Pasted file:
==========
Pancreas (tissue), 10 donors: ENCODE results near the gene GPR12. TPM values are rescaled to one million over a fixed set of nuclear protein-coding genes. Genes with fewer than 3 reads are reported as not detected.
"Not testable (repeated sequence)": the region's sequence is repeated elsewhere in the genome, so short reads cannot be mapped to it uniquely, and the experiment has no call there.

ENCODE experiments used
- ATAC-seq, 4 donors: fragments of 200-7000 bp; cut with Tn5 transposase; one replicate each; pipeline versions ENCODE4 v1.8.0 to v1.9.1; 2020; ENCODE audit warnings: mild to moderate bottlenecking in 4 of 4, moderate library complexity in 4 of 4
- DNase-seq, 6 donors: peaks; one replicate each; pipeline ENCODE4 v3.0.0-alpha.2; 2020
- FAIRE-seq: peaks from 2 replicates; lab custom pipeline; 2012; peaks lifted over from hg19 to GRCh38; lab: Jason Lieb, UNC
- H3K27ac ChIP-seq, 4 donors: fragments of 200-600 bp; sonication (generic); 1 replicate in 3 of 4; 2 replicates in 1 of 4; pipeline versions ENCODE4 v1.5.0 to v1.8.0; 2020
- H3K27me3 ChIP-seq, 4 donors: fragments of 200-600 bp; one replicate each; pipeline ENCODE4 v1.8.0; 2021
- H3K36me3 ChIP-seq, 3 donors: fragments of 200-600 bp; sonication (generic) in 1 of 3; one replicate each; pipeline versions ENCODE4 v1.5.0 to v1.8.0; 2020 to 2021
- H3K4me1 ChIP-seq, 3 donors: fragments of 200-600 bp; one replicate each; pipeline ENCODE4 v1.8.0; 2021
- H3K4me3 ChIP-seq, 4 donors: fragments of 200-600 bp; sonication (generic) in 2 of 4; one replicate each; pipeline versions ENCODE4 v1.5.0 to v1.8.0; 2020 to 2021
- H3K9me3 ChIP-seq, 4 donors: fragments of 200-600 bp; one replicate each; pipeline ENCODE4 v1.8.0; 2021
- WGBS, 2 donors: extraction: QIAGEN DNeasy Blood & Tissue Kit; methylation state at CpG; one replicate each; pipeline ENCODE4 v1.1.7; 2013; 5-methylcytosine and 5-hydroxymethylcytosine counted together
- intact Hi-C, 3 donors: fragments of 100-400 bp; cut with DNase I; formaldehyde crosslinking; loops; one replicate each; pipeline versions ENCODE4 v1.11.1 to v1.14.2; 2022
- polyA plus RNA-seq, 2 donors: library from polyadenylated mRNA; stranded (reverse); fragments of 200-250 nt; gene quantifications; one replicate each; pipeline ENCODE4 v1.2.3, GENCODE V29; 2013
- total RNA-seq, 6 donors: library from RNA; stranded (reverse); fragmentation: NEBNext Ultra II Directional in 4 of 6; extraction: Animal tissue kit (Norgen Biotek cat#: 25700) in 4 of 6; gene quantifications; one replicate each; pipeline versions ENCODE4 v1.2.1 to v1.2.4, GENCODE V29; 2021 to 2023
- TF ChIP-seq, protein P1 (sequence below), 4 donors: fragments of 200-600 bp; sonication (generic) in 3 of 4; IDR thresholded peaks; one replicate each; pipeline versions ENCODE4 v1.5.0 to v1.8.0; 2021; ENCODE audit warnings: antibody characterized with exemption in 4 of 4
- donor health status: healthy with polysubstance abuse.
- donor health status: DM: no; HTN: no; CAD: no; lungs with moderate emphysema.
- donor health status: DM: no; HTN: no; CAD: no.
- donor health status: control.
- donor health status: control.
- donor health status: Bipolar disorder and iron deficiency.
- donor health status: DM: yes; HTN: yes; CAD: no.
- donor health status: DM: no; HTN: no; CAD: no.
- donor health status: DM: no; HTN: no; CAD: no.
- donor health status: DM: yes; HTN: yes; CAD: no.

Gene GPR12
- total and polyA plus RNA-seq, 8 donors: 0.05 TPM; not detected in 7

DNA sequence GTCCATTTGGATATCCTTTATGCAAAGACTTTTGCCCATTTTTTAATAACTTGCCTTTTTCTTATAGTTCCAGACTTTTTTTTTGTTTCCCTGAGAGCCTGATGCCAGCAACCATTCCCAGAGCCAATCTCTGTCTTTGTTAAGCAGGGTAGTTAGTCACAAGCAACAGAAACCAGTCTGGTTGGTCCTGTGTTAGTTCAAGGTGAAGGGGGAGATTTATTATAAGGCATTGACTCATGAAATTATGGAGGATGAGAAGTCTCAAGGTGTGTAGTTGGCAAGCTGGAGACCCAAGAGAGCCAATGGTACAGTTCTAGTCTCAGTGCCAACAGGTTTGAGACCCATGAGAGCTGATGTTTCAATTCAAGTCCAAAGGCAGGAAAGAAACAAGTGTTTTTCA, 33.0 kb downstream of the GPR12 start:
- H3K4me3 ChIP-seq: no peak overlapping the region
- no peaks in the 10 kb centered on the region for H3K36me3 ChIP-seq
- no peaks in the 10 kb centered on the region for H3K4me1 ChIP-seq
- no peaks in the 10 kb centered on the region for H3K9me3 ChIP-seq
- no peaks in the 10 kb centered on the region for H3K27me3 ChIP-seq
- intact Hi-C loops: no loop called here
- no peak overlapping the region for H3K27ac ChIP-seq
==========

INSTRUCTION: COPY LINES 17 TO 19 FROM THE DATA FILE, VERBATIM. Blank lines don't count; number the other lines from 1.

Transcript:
- TF ChIP-seq, protein P1 (sequence below), 4 donors: fragments of 200-600 bp; sonication (generic) in 3 of 4; IDR thresholded peaks; one replicate each; pipeline versions ENCODE4 v1.5.0 to v1.8.0; 2021; ENCODE audit warnings: antibody characterized with exemption in 4 of 4
- donor health status: healthy with polysubstance abuse.
- donor health status: DM: no; HTN: no; CAD: no; lungs with moderate emphysema.